Shifting focus towards women’s work needs

working women

India’s dream of becoming world’s major economic power in the 21st century rests to a great extent on the opportunities created for its working women. Women’s contribution to the economy is a crucial factor in maximizing the productivity and the GDP of the nation. (A United Nations report released in March 2010 states that India’s GDP would increase by 2 to 4 percent if women’s employment rates were raised to 70 percent. As per the report, currently the number of women doing paid work in India is fewer than 35 percent.).(1) Therefore, a significant shift in focus towards women’s work needs is required in India in order to bring the maximum women in the mainstream of gainful employment.

The National Policy for the Empowerment of Women in India states that women must be provided with comprehensive support in terms of labour legislation social security, and other support services in order to encourage their participation in various industrial sectors. The support services that are essential for a woman which enable to continue her employment after marriage include child care facilities, maternity benefits, and medical assistance, flexi-timing, job sharing among other things.(2)

Equal opportunities for employment and compensation, career and vocational guidance, occupational health and safety, and social security are some of the basic needs of working women that must be addressed comprehensively. The legal system needs to be strengthened in order to eliminate all forms of discrimination against women at the workplace. The Mahatma Gandhi National Rural Employment Guarantee Act 2009 stipulates that men and women must be paid the same wages. Any discrimination between the wages of men and women is not allowed under this act.(3) These are the kind of the encouraging steps that can help to draw a much larger participation of women in the national economy.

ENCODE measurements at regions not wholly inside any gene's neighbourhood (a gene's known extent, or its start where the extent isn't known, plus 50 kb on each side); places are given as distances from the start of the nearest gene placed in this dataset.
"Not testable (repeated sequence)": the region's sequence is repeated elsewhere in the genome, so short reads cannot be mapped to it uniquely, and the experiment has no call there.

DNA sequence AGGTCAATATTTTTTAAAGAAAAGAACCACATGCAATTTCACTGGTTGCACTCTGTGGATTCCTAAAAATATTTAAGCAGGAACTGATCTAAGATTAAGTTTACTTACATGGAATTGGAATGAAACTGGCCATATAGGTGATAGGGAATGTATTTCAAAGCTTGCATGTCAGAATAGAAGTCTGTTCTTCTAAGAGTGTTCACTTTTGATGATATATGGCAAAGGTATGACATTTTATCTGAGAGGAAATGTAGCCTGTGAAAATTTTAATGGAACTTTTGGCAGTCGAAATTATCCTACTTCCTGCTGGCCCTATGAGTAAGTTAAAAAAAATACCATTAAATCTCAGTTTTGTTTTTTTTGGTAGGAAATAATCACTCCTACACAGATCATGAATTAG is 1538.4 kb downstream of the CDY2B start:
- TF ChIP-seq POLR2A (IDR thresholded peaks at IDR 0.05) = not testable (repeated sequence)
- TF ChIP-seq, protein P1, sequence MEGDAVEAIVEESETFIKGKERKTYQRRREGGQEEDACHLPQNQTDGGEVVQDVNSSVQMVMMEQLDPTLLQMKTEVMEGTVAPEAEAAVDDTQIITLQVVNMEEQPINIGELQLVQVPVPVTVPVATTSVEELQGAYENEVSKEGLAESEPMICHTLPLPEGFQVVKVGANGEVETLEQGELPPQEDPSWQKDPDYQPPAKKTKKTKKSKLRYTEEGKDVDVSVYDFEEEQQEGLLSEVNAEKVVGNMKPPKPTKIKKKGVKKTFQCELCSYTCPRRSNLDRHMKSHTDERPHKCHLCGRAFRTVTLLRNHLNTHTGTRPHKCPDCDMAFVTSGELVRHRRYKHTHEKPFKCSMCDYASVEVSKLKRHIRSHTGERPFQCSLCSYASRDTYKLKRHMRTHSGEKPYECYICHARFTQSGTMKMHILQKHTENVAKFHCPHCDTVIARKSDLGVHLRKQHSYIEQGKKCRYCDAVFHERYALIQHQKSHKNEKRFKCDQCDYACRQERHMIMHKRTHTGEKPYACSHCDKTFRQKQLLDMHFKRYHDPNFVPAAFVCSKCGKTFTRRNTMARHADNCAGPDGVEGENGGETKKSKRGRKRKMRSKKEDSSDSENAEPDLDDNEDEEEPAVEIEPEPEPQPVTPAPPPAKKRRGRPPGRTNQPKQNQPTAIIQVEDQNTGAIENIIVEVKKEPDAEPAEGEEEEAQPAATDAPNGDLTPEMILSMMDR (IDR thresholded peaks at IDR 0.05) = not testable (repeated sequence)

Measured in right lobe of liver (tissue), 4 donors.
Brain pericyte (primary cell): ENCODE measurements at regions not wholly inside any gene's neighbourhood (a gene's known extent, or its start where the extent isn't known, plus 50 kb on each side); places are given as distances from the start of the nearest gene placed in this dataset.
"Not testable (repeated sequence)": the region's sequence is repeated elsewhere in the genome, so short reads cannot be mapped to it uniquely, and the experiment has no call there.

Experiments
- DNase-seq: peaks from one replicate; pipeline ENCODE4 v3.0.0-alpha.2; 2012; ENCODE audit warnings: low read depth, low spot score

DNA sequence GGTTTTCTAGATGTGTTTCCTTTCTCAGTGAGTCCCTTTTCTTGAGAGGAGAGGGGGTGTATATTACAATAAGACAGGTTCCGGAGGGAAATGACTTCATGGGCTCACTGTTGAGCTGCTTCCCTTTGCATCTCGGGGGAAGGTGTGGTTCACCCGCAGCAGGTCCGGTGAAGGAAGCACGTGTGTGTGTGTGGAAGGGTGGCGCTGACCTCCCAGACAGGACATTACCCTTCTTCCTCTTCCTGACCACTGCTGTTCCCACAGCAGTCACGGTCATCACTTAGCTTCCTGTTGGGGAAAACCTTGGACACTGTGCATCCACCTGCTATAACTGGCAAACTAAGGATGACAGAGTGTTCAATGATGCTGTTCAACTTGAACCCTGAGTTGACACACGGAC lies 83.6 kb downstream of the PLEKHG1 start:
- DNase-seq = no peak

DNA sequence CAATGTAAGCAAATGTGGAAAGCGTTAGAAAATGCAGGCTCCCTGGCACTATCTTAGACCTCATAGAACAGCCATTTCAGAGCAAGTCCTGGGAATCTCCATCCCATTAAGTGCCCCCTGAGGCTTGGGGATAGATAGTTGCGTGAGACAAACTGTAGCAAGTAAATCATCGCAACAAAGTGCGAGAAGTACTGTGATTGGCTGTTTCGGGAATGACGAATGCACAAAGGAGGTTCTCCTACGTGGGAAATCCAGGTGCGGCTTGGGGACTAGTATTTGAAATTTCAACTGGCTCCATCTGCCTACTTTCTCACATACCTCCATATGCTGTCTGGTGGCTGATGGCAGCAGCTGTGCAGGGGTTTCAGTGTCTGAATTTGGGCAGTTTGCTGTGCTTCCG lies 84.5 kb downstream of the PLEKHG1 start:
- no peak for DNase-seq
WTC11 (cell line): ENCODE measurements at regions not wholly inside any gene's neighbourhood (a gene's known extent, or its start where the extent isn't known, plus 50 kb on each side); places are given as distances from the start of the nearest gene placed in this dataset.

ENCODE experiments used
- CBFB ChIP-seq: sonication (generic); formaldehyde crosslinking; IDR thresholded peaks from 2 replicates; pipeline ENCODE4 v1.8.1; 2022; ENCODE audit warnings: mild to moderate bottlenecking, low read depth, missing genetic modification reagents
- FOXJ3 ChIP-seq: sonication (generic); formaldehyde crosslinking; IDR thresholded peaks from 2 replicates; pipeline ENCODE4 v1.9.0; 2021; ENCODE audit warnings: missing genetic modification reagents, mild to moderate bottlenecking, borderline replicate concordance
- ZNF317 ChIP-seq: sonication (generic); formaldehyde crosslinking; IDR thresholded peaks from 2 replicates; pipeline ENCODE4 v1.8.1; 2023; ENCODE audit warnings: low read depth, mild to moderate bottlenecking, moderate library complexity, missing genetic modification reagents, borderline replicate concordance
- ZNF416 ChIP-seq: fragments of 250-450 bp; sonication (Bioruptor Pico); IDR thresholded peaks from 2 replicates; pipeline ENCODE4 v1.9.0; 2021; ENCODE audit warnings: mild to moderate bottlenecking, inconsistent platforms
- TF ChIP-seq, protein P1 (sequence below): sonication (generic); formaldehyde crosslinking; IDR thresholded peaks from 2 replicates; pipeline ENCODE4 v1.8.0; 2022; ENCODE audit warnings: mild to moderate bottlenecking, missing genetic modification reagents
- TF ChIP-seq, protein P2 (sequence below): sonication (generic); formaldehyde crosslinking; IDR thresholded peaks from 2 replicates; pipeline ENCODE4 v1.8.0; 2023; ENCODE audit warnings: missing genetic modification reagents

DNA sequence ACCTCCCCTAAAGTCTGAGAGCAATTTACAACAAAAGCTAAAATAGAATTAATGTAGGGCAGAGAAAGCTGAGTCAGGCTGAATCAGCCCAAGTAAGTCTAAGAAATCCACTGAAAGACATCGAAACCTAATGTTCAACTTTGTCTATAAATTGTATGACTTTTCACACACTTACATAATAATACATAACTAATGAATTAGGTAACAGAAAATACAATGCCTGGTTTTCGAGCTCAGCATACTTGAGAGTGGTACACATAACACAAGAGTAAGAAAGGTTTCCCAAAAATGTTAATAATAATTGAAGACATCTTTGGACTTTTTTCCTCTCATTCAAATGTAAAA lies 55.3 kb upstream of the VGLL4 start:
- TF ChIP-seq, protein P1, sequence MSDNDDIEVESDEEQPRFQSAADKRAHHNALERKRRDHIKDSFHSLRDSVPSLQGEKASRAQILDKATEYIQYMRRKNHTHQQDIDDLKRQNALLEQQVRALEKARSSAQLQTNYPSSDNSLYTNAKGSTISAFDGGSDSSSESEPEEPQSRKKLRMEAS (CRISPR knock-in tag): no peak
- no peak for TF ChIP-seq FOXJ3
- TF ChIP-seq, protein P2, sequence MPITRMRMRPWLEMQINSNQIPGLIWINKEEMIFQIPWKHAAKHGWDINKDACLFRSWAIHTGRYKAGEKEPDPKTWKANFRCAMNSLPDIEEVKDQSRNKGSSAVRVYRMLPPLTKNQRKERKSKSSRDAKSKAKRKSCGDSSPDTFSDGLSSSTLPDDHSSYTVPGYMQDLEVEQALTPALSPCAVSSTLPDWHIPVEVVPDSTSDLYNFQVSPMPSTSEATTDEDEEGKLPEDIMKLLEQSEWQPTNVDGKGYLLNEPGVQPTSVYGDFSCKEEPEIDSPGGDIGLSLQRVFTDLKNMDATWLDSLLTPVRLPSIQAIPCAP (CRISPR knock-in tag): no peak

Apart from the issues of legal, governmental and infrastructural support for women, there are also socio-cultural factors that hinder the women’s economic activity in India. Typically, an average Indian women finds it difficult to carry on with her job after marriage, or after she becomes a mother. Even in the prominent urban centres in India, the post-marriage dropout rates of working women are very high. Anu Sharma, the VP, HR of Quintant Corp. says, “A good work-life balance would be most critical for encouraging women in pursuing careers instead of abandoning them early”.(4)

Women with young children can work if the employers keep a provision of flexible work timings for them. Providing crèche facilities for the little children of women employees can reduce the dropout rates of women to a great extent. Technology can also play a useful role by facilitating women to participate in virtual meetings, attend conference calls, and work online from their homes whenever they are unable to visit office.

The organizations and employers need to become more sensitive towards the family and social pressures under which the majority of women have to work in India. Awareness needs to be created in the society to encourage a larger acceptance with regard to women’s work, particularly among men who are reluctant to let their wives work outside the home. Education can play a vital role in this regard, especially in the rural regions where literacy levels are abysmal. Public service advertising is another key way to improve the awareness levels among the men on this account.

A crucial but often ignored problem facing working women in India is the lack of affordable and efficient transportation. Especially, in the interior regions of India where millions of women are employed or self-employed in the informal sector, walking is the most common form of transport for most women. There has been little research and little effort till now to improve the transportation needs and options of women working in the informal sector in India. This issue also needs to come under the focus of the government and social agencies .(5)

Sexual harassment of women at the workplace, unsafe environment for women working in the night shifts, and unreliable and insecure transportation are the other key areas that need to be addressed for the sake of the working women. The laws need to be strengthened in this regard and a wholesome, unbiased environment must be created for women to achieve their full potential at the place of work.(6)

With a sincere will and commitment, it is possible to create a new and economically vibrant India where women are equal contributors to success of the country.


- Vikas Vij (views expressed in the article are that of the author)